Six weeks have passed since soldiers seized control in Niger, and it appears that the nation’s neighbouring countries have come to terms with the reality of Abdourahamane Tiani’s junta firmly establishing authority. However, Niger’s former coloniser, France, has taken a markedly different approach, challenging the legitimacy of the military government and calling for the reinstatement of Mohamed Bazoum as the leader.
French President Emmanuel Macron has categorically refused to recognise the military government’s authority. Macron has demanded the restoration of democratic leadership and has resisted orders to withdraw the French ambassador and the 1,500 troops stationed in Niger. Additionally, he has expressed support for the Economic Community of West African States (ECOWAS) should it decide to employ force to restore democracy, although ECOWAS maintains that diplomacy is its primary focus. The outcome of this diplomatic standoff remains uncertain, though the risk of armed conflict appears to be relatively low.
France’s stance in this crisis raises questions of consistency and hypocrisy. Historically, Paris has often supported coups that align with its interests. Just two years ago, it effectively backed a bloodless coup in Chad, a crucial military ally. France continues to collaborate with long-standing leaders in Central Africa, such as Paul Biya in Cameroon and Denis Sassou Nguesso in the Republic of the Congo, both of whom have held power for decades.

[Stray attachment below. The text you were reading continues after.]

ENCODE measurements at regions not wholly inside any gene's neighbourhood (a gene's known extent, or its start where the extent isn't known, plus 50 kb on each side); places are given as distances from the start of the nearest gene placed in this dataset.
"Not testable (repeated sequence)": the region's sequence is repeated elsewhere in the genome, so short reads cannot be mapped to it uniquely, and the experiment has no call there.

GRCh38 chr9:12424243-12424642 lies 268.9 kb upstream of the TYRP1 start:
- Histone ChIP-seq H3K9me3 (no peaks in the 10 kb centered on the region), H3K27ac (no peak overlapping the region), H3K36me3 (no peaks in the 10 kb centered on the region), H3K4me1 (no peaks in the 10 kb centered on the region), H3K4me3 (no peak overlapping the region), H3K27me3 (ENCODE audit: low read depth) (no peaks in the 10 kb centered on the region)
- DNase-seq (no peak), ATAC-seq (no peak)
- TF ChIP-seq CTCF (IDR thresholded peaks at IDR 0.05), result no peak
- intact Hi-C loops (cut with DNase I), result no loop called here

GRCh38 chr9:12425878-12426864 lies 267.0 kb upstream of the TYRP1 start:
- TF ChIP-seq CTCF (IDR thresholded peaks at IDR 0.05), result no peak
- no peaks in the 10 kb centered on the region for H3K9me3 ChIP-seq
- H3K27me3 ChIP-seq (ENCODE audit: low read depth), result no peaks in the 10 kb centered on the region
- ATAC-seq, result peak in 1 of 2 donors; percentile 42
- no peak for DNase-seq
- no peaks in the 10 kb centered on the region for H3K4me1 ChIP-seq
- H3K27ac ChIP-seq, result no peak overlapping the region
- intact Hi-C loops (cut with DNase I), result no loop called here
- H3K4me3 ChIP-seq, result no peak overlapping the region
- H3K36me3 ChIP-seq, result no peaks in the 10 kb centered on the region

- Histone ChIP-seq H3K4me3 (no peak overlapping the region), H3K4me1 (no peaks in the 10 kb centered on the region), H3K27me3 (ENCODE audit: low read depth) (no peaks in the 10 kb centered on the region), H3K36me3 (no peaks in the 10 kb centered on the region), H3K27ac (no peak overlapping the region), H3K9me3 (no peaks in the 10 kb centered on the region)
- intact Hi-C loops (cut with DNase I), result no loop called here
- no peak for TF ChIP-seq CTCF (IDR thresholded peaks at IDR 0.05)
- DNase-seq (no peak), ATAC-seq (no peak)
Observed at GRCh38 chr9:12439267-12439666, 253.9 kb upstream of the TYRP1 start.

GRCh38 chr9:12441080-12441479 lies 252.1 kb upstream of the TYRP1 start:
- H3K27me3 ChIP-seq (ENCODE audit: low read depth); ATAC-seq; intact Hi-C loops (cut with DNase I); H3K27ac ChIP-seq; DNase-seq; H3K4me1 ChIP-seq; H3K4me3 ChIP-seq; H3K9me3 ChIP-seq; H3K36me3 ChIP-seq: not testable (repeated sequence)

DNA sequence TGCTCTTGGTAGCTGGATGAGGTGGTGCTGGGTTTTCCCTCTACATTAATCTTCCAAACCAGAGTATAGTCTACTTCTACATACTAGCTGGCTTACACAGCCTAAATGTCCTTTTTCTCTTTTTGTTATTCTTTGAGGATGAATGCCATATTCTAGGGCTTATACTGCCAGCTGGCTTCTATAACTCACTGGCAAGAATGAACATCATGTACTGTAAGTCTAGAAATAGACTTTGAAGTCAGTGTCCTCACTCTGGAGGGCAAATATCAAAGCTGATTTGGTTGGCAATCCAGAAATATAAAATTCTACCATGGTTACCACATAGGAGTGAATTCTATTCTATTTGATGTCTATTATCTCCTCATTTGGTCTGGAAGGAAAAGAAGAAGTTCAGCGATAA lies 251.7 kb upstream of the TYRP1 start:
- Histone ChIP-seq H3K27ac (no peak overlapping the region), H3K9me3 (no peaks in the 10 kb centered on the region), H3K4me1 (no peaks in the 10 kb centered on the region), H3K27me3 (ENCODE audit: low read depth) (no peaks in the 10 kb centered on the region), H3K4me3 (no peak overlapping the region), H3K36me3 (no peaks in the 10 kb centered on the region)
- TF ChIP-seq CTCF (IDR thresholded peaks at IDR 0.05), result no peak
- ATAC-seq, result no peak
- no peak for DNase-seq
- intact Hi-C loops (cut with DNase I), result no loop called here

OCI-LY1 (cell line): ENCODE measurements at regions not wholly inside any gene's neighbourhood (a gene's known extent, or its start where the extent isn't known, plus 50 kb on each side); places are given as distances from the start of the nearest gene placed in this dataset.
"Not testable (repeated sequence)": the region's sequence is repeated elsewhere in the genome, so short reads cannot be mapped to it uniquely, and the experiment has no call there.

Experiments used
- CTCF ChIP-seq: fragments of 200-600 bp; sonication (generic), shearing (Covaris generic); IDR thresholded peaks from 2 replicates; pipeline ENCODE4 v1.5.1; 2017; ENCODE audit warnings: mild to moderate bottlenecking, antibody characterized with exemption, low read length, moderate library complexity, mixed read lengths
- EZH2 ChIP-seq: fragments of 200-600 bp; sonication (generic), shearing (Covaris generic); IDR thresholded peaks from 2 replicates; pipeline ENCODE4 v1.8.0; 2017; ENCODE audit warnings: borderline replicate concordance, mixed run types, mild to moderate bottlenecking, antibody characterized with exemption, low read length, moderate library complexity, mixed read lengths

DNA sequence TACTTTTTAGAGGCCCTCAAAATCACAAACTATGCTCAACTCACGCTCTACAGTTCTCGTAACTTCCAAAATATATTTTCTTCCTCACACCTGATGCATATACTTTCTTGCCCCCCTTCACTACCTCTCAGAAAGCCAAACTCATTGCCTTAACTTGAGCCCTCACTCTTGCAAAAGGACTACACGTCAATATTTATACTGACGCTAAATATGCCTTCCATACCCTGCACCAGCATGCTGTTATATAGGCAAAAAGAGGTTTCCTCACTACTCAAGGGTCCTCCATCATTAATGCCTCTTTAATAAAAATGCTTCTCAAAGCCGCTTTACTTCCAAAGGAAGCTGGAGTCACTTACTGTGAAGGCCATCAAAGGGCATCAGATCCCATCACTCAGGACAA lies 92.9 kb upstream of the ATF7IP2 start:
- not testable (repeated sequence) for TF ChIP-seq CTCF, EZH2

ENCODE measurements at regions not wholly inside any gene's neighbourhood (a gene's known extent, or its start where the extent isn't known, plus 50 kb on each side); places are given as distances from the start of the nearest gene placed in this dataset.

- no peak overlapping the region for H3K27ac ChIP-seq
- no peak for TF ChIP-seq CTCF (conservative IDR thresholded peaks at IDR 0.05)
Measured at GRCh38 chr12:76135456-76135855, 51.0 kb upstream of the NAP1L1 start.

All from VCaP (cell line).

Anti-French sentiment prevails across its former colonies, with widespread resentment over the enduring influence Paris wields, decades after these nations gained independence. This sentiment has contributed to a series of coups in Western and Central Africa over the past three years, with eight out of nine power transitions occurring in territories formerly controlled by France.
Ironically, the strained relations between France and Niger’s junta could inadvertently bolster the military’s support base and solidify their rule. When it comes to influencing public sentiment in Francophone Africa, confronting France, a historical figurehead, can be seen as a rallying point.
As the standoff between France and Niger’s junta continues, the complex dynamics of colonial history, the repressive political systems established by French colonial rule were designed to serve the economic interests of the colonial power, even at the expense of the well-being and self-determination of the colonised populations. These systems left a lasting impact on many former French colonies, shaping their political, economic, and social landscapes long after gaining independence.